You can find out more about different eating disorders and what to look out for if you’re worried on the Beat Eating Disorders and NHS Inform websites.

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How can I talk to my child or teen about eating disorders?

You may be worried about how to approach your child if you’re concerned they may have an eating disorder. People with eating disorders often don’t realise they have a problem, or try to hide what’s going on, so may deny that anything’s wrong if you ask them. But lots of people who’ve recovered from eating disorders agree that bringing the problem out into the open is the right thing to do, even if they didn’t feel that way at the time. Because the sooner your child or teen gets treatment, the greater their chance of a full and lasting recovery.

Here are some tips for starting the conversation with them.

Tip #1: Think about what you want to say and make sure you feel informed

By reading this page, you’ve already taken the first step to becoming more informed. Take a look at the information on the Beat and NHS Inform websites to find out more. This leaflet from Beat for families and carers is a good place to start. Once you feel more confident, think about what you’re going to say, before you start the conversation.

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Tip #2: Choose your place and time carefully

Father and son talking, holding hands

Choose a place to talk where you both feel safe and won’t be disturbed. Pick a time when you’re relaxed, not in a hurry and neither of you feels angry or upset. It’s best to avoid talking to them just before or after meals as your child may be anxious around mealtimes.

It may help if you’re doing something else at the same time, like going for a walk or sitting in the car. Your child might find it easier to open up if the situation is relaxed and they don’t have to look at you. The YoungMinds website has some good suggestions for things you can do together that also give you a chance to talk.

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Tip #3: Have some information with you that you can refer to

You could share this information with them, or leave it with them to look at by themselves. For example, you could look at the information for young people on eating disorders on Childline or YoungMinds.

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Tip #4: Try not to centre the conversation around food and/or weight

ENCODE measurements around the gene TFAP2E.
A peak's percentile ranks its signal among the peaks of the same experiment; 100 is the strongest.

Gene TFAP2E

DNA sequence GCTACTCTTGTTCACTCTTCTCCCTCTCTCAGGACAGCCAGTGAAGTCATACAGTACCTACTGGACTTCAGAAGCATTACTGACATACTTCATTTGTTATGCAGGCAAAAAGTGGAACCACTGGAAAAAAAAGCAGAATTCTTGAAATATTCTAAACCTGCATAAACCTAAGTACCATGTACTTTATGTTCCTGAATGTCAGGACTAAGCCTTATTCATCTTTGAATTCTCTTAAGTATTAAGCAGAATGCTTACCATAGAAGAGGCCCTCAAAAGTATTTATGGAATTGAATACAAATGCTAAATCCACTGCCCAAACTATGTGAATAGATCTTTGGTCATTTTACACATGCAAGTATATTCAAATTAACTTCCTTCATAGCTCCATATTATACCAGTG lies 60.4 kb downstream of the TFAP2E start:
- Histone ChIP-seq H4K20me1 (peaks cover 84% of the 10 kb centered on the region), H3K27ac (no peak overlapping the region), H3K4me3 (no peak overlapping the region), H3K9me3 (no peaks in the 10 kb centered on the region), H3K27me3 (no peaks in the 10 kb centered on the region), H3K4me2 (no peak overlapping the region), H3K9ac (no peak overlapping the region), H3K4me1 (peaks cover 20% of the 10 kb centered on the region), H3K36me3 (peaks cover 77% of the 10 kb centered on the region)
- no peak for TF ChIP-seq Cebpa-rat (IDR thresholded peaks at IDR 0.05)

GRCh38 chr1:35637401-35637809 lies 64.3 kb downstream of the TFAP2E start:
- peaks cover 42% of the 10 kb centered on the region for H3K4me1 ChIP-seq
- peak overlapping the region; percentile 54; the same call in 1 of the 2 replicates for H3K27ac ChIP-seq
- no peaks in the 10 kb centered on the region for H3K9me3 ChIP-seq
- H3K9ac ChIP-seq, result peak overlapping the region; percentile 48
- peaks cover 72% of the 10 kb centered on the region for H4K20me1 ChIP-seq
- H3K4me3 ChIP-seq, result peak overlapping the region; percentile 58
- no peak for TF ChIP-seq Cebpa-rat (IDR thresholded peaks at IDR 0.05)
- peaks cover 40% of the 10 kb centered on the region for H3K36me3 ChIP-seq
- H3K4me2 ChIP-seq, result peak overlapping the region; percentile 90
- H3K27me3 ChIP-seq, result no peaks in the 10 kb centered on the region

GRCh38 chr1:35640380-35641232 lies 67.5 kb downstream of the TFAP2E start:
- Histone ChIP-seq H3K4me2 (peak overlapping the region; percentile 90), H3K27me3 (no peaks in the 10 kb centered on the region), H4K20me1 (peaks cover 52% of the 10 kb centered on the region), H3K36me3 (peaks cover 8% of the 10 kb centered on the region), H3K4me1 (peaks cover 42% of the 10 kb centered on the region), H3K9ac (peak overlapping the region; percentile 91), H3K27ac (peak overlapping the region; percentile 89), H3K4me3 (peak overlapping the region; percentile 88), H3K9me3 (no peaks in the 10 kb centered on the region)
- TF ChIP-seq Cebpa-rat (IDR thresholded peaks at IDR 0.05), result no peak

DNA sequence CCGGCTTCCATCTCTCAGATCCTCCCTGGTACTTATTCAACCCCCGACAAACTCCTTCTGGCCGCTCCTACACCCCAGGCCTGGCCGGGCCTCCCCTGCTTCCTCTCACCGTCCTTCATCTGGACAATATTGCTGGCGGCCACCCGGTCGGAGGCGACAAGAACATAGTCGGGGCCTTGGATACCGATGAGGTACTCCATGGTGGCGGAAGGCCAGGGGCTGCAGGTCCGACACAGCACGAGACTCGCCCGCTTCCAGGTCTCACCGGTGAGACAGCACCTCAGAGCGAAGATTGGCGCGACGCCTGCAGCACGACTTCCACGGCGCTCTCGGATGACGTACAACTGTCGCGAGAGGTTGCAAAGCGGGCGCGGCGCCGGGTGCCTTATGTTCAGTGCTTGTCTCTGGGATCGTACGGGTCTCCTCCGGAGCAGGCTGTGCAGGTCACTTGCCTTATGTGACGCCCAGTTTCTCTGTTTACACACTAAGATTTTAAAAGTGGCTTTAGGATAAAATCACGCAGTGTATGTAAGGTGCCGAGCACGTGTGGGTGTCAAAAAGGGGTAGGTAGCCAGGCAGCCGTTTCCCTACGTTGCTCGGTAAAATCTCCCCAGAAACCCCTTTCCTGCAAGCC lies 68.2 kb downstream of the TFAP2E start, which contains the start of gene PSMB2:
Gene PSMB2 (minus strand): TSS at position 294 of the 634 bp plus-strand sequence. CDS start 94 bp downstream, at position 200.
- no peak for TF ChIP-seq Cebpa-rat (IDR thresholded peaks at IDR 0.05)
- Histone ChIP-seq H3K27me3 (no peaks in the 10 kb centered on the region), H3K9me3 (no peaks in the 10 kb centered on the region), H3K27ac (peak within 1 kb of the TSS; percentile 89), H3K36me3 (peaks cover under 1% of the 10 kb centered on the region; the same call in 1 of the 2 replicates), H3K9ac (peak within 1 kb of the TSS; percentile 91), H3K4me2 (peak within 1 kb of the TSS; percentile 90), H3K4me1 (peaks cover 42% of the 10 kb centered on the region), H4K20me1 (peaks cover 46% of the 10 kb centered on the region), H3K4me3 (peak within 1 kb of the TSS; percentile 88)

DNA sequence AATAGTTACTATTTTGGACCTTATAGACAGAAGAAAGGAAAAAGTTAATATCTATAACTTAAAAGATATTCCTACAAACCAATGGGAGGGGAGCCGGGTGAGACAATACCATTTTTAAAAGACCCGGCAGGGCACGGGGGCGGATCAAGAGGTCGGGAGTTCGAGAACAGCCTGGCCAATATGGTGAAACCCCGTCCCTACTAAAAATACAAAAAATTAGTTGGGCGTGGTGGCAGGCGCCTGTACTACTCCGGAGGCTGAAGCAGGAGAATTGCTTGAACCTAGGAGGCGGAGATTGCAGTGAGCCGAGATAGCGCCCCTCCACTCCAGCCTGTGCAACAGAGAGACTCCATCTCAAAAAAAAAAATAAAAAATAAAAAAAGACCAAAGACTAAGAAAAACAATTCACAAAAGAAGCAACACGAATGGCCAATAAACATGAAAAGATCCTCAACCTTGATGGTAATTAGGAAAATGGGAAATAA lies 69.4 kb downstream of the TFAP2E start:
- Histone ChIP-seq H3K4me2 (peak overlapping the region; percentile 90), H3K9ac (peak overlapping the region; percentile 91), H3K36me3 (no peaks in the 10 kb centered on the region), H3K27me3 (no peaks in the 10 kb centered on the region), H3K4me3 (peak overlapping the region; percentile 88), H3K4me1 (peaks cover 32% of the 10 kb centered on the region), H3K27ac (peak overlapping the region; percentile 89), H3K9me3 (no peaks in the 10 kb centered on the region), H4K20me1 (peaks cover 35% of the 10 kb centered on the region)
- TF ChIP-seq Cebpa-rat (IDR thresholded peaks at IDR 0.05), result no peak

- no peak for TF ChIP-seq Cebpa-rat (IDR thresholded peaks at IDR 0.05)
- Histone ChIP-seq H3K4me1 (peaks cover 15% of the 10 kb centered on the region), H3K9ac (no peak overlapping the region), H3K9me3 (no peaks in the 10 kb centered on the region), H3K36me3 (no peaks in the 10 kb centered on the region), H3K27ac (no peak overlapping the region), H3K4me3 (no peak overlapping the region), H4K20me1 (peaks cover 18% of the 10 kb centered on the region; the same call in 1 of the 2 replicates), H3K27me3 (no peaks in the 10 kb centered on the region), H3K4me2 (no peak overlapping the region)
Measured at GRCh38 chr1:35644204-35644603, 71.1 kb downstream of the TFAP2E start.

While it may be necessary to bring this up to explain why you’re worried, food and weight may be things your child feels particularly sensitive about. Try to remember that eating disorders are about what the person is feeling rather than how they’re treating food. Mention things that have concerned you, and try to avoid listing too many things as they may feel like they’ve been "watched".

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Tip #5: Start sentences with "I" not "you"

For example, “I wondered if you’d like to talk about how you’re feeling” or “I’ve noticed you’ve been very withdrawn recently, would you like to talk to me about it?” is a gentler approach than “You’re not eating enough” or “You need to get help”.

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Tip #6: Listen

Father and daughter talking

If they do open up to you, it’s really important to listen to what they’re saying and not to interrupt or contradict them or judge. You may not understand some of the things they say (for example, if they say that eating a biscuit will make them put on weight, or if they miss one exercise session they’ll “get fat”) but these concerns will be very real for them.

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Tip #7: Keep calm

You may find your child gets angry and defensive. Try to avoid getting angry too, and don’t be disheartened or put off. If they shout at you, a good tip is to take 5 deep breaths before you reply to them. Reassure them that you love them and you’ll be there when they’re ready to talk. Our pages on coping with parenting when you're raising a teen and dealing with conflict has more tips for staying calm.

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Tip #8: Don’t wait too long before approaching them again

This might feel even harder than the first conversation, especially if they didn’t react well. But if you’re still worried, keeping quiet about it won’t help. Remember, the sooner your child can get treatment, the better.

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What should I do if I’m concerned my child or teen has an eating disorder?

If you’ve talked to your child about your concerns, well done. This is the first step to helping them get better, and it’s not an easy one. The next step is to help them get treatment. An eating disorder is an illness, and like all illnesses, the sooner it can be treated the better. (Although this doesn’t mean that if someone has had an eating disorder for a long time they won’t get better.)